Into the Weeds: Revenues, Transfers, and Allocations
We’ve stepped Into the Weeds over the course of several posts now, and we’re just about ready to start looking at the larger picture and delving into some of the issues that have been in the news over the past months. We need to take a look at one more piece of the puzzle, though, and that is how money is received and moved around in and between Funds. The primary mechanisms are Revenues, Transfers, and Allocations.
Revenues are simply monies coming into the City from outside sources. They include taxes (e.g., General Fund, Gas Tax Fund), fees for service (e.g., Private Development Fund, Sewer Fund), time and materials billing (e.g., Subdivision Fund), development impact fees (e.g., Street Facility Improvement Fund, Community Parks Fund, assessments (e.g., Maintenance District Administration Fund), and grants (e.g., Capital Grants Fund, Community Development Block Grant Fund). Revenues are listed by specific types in the top section of each Fund Summary.
Here are some examples of how the Revenue section of a Fund Summary looks: General Fund, Community Development Block Grant Fund, Capital Grants Fund, and Private Development Fund. In the City budget, each Fund has its own separate page. I combined them into one document for our purpose, which was to look at how different types of Revenues are called out.
Transfers shift dollars from one Fund to another to pay for expenses. They are used, for example, when an Operating Expense is paid out of one Fund, but all or a portion of the Revenues designated to cover the expense has been paid into a different Fund. A simple example of this type of transfer is from the Parking Revenue Fund (853) to the Transportation Fund (212).
It is important to note that there are no “hidden” transfers in the budget. Both the dollar amount and the purpose of any transfers are clearly identified in the Fund Summary for both the donor and recipient Funds.
Transfers out of a Fund are labeled 9FFF, where FFF represents the recipient Fund number. Likewise, transfers into a Fund are labeled 3FFF, where FFF represents the donor Fund number.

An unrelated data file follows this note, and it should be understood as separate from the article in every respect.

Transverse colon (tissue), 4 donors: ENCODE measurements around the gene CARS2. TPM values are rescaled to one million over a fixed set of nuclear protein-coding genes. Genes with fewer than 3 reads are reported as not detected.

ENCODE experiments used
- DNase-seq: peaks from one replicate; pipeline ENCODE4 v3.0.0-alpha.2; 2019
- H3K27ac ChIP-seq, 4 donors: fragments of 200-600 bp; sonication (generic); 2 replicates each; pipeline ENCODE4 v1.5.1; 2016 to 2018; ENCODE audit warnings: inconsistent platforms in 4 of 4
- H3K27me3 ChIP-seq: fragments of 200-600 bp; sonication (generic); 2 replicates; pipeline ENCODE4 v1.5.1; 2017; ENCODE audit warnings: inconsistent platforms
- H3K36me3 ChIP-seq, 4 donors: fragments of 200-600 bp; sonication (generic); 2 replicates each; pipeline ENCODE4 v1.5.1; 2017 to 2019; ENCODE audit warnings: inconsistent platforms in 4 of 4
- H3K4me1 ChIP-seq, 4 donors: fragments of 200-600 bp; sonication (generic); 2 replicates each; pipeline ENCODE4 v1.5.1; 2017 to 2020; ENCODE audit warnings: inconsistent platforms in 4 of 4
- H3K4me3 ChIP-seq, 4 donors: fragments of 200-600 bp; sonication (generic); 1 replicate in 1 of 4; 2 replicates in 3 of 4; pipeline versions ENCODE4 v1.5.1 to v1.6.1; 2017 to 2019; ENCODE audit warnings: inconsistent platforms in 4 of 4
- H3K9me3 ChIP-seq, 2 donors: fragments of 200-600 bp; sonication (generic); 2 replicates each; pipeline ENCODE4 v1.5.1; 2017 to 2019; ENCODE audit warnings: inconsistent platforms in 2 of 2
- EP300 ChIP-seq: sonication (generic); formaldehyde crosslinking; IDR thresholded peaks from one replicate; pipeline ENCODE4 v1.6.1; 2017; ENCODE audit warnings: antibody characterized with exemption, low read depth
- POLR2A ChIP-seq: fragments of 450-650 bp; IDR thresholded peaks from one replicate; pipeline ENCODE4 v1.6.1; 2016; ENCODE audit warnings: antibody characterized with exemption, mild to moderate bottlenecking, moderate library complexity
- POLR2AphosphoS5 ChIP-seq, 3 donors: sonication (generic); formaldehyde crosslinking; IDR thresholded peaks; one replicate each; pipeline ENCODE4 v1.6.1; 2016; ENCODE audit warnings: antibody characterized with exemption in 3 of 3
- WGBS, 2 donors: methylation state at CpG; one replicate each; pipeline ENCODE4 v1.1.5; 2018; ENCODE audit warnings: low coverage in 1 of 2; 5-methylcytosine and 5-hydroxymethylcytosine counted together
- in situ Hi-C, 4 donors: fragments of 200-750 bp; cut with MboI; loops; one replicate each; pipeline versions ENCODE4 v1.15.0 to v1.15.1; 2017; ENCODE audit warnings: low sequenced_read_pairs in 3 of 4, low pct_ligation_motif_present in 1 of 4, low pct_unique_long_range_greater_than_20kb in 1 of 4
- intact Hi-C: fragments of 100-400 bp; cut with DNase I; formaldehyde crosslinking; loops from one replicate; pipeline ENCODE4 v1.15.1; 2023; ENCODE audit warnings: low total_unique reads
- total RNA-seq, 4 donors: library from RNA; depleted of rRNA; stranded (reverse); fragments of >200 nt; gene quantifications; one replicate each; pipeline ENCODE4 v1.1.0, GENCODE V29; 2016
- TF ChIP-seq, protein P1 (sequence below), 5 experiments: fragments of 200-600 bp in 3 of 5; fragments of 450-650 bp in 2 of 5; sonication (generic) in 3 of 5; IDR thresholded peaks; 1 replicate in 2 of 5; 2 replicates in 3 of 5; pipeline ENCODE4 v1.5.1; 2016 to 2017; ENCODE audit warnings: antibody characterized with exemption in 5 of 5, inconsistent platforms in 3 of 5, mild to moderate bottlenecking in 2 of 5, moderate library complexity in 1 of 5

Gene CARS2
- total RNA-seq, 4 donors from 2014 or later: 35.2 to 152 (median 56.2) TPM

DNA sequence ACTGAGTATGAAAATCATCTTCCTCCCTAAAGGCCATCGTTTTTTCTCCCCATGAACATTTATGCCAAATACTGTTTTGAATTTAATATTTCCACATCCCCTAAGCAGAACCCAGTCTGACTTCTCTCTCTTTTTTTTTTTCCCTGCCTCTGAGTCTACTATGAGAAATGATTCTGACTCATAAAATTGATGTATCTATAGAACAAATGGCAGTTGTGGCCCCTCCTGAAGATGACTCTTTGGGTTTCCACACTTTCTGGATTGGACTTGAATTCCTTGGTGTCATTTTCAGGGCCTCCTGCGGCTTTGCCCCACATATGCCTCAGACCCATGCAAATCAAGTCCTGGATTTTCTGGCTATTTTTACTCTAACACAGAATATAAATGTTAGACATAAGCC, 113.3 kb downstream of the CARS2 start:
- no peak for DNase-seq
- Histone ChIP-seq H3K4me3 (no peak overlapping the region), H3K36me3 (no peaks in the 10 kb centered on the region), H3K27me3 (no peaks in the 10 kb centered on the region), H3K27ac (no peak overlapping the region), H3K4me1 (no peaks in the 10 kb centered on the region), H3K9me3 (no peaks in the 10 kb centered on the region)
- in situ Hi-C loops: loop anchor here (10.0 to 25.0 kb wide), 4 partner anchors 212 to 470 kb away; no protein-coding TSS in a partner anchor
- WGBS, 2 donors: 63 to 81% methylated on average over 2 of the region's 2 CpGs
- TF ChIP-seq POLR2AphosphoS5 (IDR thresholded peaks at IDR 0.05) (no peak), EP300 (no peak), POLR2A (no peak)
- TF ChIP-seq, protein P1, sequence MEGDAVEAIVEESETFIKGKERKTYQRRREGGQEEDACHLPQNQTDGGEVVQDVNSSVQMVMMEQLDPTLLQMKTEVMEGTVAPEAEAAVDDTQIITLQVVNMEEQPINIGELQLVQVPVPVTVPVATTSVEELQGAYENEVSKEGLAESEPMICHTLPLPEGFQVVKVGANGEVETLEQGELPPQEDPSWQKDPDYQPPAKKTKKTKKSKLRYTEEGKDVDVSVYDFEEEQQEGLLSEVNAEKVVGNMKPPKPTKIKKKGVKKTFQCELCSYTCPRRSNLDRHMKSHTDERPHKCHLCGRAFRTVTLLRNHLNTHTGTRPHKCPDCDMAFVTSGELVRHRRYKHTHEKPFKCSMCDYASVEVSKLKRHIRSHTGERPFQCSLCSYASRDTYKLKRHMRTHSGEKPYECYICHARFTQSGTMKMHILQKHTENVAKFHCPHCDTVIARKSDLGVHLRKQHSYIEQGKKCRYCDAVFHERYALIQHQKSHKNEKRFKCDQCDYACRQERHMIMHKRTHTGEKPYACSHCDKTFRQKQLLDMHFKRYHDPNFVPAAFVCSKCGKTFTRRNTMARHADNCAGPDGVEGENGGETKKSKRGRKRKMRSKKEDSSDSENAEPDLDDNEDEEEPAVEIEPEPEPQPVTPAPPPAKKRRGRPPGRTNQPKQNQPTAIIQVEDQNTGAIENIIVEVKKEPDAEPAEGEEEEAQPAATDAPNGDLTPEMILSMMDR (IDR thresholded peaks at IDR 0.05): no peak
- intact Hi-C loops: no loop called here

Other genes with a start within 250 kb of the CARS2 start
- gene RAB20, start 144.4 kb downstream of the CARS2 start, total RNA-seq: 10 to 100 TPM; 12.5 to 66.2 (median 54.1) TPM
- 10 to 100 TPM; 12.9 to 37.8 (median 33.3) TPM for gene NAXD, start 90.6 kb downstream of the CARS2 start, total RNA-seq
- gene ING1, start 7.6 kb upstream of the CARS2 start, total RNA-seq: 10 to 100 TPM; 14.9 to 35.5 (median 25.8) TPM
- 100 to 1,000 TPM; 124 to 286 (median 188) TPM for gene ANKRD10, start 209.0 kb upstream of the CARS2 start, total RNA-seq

This is how the Parking Revenue Fund (853) Summary describes the transfer: “Transportation transfer (9212) reflects the estimated cost of the Downtown Employee Free Fare Program which allows employees to ride the Transit system for free as an incentive to increase the availability of parking downtown.”
You will find a similar description in the Transportation Fund (212) Summary: “Parking Revenue Transfer (3853) reflects the estimated cost of the Downtown Employee Free Fare Program which allows employees to ride the Transit system for free as an incentive to increase the availability of parking downtown.””
So, the $36,000 is moved from Fund 853 to Fund 212, and then the cost of the Downtown Employee Free Fare Program is included in Transit Services payments due to Butte Regional Transit (B-Line), out of the Transit Services Department (212-653).
Allocations distribute expenses from one Fund to one or more other Funds. The largest and most complex Allocation is the Citywide Indirect Cost Allocation Plan (CAP), which will be coming forward to Council in the near future. That Allocation deserves and will receive its own separate post, once the basics of all the moving parts have been explained.
Simpler to understand are Internal Service Fund Allocations, which distribute costs for providing certain services to City Departments. Some of the Funds that receive their Revenues via Allocations are Central Garage (Fund 929), Municipal Buildings Maintenance (Fund 930), and Information Systems (Fund 935).
The basis of the Allocation depends on what services are provided. For example, the Information Systems Allocation (from Fund 935) is based on the number of computers per Fund-Department. It is allocated at the Department level, but accounted for at the Fund level. [Stay with me — I’ll explain!]
In a previous post, we discussed Planning operations, so I will use it as an example here as well. Planning’s Department code is 510, and it has operations in the General Fund (001), the Private Development Fund (862), and the Subdivision Fund (863). In order to see Planning’s Allocation detail, you would need to look at all three of its Operating Budgets: 001-510, 862-510, and 863-510. As you can see, the Information Systems Allocation for Planning is spread across all three Funds. Please note that those are last year’s figures, since I no longer have access to internal budget pages without submitting a PRR and causing an uproar in the City Clerk’s office. 🙂
This level of detail is not available in the published budget. Instead, it contains an Operating Summary Report for Planning, which shows its total Allocations and only separates them by General Fund and Other Funds.
The important thing to remember is that Transfers and Allocations are related, in that they both effect inter-Fund cost sharing; however, the mechanisms are different. Transfers distribute dollars, and Allocations distribute expenses.
Clear as mud, I know.
Next in line for the budget posts will likely be the Private Development Fund. I had planned to move from this post directly to the Cost Allocation Plan, since it went to Finance Committee earlier this month; however, insider information has it that there was a problem with figuring out the Fund 400 piece [audible gasp!], and the study is now back at the staff level for further review rather than moving forward to the full Council. We’ll see which topic inspires me more the next time I feel compelled to wield my machete and continue blazing a trail through the weeds for you. Yee haw…
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Remember: Truth Matters, Chico!
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